Source: WikipediaWe highlighted the success of the online petition and social media activities of the Burma campaign last year and it seems that Tibet has also sparked a similar online movement. With the digital world potentially lowering the barrier to entry for those wishing to gather support around an issue, a Friday morning coffee corner conversation overlooking a cold Square de Meeus got us thinking about whether “expressed” public opinion counts more in some policy areas than others.
Why is it that a petition like oneseat doesn’t have an effect, while a regular handful of letters on animal welfare issues get UK MEPs of all political colours speaking in unison in favour of larger sow stalls? It could be of course related to the fact that the site of one of the EU institutions is an intergovernmental decision and our directly elected representatives in the EP have a say in the comfort of the humble pig. The latter are perhaps more suceptible to “public opinion”, after all they are the only elected EU institution. Or perhaps our politicians make a distinction between issues the voting public have something to say and issues that should be left to those that know? They may of course have a point.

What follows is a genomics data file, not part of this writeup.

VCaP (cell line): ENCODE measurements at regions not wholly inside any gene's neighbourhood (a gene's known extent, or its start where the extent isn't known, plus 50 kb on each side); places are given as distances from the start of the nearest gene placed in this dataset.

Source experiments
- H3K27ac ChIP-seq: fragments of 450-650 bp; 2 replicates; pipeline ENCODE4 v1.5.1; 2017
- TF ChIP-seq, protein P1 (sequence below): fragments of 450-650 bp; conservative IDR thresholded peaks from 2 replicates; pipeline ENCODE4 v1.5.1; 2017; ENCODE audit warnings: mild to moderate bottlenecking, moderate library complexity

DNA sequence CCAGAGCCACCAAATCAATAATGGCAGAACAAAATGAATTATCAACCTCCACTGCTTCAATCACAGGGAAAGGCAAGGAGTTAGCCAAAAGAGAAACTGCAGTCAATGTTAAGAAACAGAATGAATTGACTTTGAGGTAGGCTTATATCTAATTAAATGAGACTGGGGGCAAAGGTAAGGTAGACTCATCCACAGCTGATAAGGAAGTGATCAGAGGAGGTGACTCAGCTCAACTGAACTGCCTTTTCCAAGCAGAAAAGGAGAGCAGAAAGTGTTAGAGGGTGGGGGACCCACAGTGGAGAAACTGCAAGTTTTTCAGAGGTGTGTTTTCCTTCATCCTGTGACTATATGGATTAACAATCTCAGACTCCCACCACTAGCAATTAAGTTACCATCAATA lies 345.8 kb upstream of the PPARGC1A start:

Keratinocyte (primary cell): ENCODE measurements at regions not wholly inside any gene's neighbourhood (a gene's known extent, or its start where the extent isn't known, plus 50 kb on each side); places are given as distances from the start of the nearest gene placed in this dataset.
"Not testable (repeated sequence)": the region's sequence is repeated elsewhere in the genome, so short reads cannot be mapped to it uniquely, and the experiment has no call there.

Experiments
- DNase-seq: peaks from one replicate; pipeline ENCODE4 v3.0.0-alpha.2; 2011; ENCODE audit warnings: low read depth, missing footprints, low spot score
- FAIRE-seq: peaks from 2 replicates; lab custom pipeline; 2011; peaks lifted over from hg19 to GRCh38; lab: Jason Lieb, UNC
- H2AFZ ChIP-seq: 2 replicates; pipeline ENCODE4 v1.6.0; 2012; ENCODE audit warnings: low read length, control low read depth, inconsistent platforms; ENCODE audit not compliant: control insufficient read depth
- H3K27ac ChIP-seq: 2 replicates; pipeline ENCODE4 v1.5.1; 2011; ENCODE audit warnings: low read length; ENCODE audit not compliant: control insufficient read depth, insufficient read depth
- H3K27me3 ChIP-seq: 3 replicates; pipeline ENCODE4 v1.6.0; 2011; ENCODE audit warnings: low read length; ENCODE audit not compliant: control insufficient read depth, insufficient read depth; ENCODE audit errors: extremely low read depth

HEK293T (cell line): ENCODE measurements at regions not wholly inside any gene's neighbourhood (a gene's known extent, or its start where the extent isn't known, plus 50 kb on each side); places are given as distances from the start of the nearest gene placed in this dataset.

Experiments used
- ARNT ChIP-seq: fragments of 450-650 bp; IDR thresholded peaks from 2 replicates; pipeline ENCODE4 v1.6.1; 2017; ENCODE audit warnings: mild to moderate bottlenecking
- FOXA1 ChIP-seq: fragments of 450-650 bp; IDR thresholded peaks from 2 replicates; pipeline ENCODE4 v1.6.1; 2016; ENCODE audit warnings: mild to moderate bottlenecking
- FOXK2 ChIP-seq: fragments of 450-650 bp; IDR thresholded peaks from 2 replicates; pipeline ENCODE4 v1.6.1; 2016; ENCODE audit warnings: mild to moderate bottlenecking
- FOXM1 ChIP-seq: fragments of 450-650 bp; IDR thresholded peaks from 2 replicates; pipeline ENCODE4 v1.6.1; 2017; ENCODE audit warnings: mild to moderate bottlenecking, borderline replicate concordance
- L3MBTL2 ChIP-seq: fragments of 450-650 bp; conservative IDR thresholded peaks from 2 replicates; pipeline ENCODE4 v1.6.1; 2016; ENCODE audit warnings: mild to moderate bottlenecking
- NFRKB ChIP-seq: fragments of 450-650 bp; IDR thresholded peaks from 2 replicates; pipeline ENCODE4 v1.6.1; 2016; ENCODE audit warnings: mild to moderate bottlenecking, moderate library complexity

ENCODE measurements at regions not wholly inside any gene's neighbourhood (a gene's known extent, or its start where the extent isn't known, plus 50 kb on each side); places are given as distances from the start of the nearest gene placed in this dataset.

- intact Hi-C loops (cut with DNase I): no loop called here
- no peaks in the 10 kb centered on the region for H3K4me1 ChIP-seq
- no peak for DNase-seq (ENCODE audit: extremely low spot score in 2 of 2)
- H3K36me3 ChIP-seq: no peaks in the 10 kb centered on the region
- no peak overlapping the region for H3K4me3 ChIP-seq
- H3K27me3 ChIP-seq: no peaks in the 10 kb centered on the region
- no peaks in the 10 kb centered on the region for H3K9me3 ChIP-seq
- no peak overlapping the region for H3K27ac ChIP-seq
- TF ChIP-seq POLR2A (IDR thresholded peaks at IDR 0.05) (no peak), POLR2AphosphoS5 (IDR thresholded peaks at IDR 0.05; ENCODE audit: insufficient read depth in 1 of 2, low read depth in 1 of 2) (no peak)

In any case, the animal welfare example just goes to show that one doesn’t need a supporting cast of millions to sway policymakers in Brussels and thus targeted online digital grassroots could be an effective way of getting a result, depending on the issue of course. Thankfully, our clients are more likely to be interested in swaying the size of sow stalls than the locations of institutions – small things tend to have big impacts. As such, a cast of millions may grab the attention of Commissioners, but is it needed?
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